Using a Retinol Lotion

A retinol lotion is lighter than a cream and better for oily and combination skin types.  Retinol is a very effective anti aging ingredient used in skin care.  It increases cellular turnover, aids in skin exfoliation, and increases collagen and sometimes elastin production.  These properties make it an effective wrinkle fighter that also fades hyperpigmentation like age spots, and can help stall facial sagging.

Retinol is a form of Vitamin A called a retinoids.  Retinoids are very popular in anti aging products and have a big following.  Their effectiveness is scientifically proven to improve the appearance of aging skin.  The prescription wrinkle treatment Retin-A contains retinoic acid, which is the most effective retinoid.  Healthy skin can convert retinol into retinoic acid, which decreases as we age and is essential an essential nutrient for skin health.

A strong retinol lotion can irritate new users.  Normal retinol side effects include peeling and dryness.  If you use too much retinol too fast, you can also experience redness, irritation, and inflamed patches.  You can avoid experiencing an adverse reaction by introducing retinol into your skin care routine gradually.  Most retinol skin care products come in strengths of .15%, .5% and 1%.  Start off using the mildest retinol lotion you can find.  Apply it every other day for the first week or so, every third day if you have sensitive skin.  Gradually work your way up to using it daily.  After you’ve been using a mild product daily for a few weeks, start alternating days with a stronger concentration.  Continue gradually increasing the strength of your products.  The strongest product available is often a retinol serum.  Using retinol products for a few months before getting a prescription retinoid is highly recommended.  New users are very likely to experience irritation by initially using such strong formulations.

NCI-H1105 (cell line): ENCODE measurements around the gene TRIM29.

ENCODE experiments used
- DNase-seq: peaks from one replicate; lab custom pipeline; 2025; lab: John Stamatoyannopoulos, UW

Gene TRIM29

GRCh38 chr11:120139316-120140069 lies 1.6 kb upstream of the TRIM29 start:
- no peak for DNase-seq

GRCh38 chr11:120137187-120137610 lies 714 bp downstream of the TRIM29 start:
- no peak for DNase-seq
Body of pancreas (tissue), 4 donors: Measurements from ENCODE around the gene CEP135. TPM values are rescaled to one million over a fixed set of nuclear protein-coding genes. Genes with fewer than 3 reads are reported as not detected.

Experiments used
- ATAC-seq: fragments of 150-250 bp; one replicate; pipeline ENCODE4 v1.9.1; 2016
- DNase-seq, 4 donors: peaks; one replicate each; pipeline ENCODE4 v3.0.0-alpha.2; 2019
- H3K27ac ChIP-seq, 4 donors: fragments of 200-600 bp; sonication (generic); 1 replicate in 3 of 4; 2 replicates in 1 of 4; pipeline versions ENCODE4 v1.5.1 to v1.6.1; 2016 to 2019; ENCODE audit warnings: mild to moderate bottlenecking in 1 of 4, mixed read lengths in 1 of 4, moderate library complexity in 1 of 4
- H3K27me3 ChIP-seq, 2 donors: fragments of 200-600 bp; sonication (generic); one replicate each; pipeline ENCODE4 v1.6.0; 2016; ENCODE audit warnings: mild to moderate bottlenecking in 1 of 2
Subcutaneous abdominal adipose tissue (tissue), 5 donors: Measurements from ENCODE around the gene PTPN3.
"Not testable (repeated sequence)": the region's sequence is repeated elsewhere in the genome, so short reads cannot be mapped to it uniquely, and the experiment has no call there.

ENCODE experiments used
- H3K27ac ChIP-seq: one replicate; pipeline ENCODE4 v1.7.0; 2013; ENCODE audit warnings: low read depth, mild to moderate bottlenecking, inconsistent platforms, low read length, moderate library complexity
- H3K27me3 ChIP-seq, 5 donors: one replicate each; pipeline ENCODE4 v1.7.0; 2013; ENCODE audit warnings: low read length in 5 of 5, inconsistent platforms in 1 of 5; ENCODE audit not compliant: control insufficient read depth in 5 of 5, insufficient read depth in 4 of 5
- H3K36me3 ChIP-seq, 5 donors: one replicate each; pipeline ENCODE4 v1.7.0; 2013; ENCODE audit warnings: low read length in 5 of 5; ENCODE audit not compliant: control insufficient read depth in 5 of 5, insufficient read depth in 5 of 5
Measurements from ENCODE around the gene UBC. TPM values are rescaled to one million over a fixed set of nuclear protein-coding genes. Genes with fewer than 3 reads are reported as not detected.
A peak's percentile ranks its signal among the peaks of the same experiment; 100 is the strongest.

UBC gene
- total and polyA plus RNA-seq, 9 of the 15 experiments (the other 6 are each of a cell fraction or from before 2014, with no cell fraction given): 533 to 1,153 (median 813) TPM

When you first start using a retinol cream or lotion, your skin will flake.  Do not pick at the flaking; let it slough off naturally.  If it is really annoying you, gently massage your face with a wet washcloth in circular motions using mild pressure.  Skin flaking indicates proper exfoliation and increasing cellular turnover, so consider it a sign that it is working.  After a week or so of continued use, the flaking will subside because so little skin will be removed every day that it isn’t visible.

A retinol lotion is a good facial treatment for oily skin.  Retinoids cause your skin to produce less oil.  This can lead to dryness for many people, but is a very beneficial side effect for oily skin types.  Normal skin types may need to use a heavier moisturizer after using retinol for a few weeks.  Some people with very dry skin aren’t able to use retinoids because of the drying effect.

You should only use retinol in the evening because it reacts with sun exposure and becomes ineffective.  Retinol lotions often contain alpha hydroxy acids to increase exfoliation.  These acids cause your skin to become photosensitive.  It can burn a lot easier for a week or more after each application.  Skin care products containing alpha hydroxy acids will have a sun exposure warning and also be listed on the ingredient label as lactic or glycolic acid.  Check your product label, especially if you are using other alpha hydroxy acid products.

Retinol works well with other anti aging products in a skin care routine.  Consider using a Vitamin C lotion or serum in the daytime.  Use caution when using retinoids a few days before or after a heavy exfoliation treatment like chemical peels or microdermabrasion.  Too much exfoliation leaves your skin vulnerable to sun damage and dehydration.  Be sure to change your skin care routine gradually and don’t add too many new products at one time.

It takes some time to see results from anti aging skin care products containing retinol.  You’ll get some benefits right away from the exfoliation, but wrinkle reduction and fading age spots takes time.  Try using a retinol lotion for a few months before giving up.